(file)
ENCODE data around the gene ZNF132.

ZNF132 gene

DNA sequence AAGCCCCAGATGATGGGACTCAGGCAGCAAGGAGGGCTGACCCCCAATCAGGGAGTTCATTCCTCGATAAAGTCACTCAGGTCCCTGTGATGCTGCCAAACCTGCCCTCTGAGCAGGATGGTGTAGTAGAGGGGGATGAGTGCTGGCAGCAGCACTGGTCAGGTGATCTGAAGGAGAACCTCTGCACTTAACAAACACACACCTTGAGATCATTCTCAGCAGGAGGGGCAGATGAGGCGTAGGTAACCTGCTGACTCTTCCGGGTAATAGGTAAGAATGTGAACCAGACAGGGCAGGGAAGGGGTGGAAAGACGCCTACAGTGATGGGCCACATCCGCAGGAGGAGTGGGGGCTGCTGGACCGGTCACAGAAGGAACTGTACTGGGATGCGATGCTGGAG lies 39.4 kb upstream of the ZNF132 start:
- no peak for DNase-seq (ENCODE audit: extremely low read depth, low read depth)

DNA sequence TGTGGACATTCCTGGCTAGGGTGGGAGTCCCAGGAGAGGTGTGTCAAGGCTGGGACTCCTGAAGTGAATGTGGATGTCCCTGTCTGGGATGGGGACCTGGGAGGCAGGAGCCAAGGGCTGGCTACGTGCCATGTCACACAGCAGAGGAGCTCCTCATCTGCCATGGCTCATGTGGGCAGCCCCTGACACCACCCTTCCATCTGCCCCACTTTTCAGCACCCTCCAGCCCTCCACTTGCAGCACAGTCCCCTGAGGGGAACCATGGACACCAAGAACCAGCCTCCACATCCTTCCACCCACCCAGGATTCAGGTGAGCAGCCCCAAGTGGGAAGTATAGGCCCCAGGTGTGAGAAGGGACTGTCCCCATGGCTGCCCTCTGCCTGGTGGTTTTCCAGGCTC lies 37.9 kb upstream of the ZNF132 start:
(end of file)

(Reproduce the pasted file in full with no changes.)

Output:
ENCODE data around the gene ZNF132.

ZNF132 gene

DNA sequence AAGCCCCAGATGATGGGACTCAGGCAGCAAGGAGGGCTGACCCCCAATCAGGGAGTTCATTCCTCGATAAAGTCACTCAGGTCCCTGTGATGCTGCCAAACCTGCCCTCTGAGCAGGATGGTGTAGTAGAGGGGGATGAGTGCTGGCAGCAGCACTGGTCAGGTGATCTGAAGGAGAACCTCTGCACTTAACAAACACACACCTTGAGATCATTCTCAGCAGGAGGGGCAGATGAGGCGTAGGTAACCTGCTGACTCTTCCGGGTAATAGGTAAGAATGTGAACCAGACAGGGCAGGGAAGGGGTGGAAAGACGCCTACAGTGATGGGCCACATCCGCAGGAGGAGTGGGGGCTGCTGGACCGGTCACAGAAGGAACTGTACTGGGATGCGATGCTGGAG lies 39.4 kb upstream of the ZNF132 start:
- no peak for DNase-seq (ENCODE audit: extremely low read depth, low read depth)

DNA sequence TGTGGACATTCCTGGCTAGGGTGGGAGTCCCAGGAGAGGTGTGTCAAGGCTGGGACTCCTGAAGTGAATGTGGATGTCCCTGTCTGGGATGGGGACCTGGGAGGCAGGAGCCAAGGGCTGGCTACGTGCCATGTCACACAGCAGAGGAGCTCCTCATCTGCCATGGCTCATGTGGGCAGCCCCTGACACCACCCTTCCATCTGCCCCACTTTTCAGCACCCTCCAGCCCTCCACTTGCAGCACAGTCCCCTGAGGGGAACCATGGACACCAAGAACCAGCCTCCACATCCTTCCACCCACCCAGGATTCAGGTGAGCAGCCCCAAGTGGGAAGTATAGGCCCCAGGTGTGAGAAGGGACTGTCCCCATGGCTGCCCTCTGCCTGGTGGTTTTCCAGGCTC lies 37.9 kb upstream of the ZNF132 start: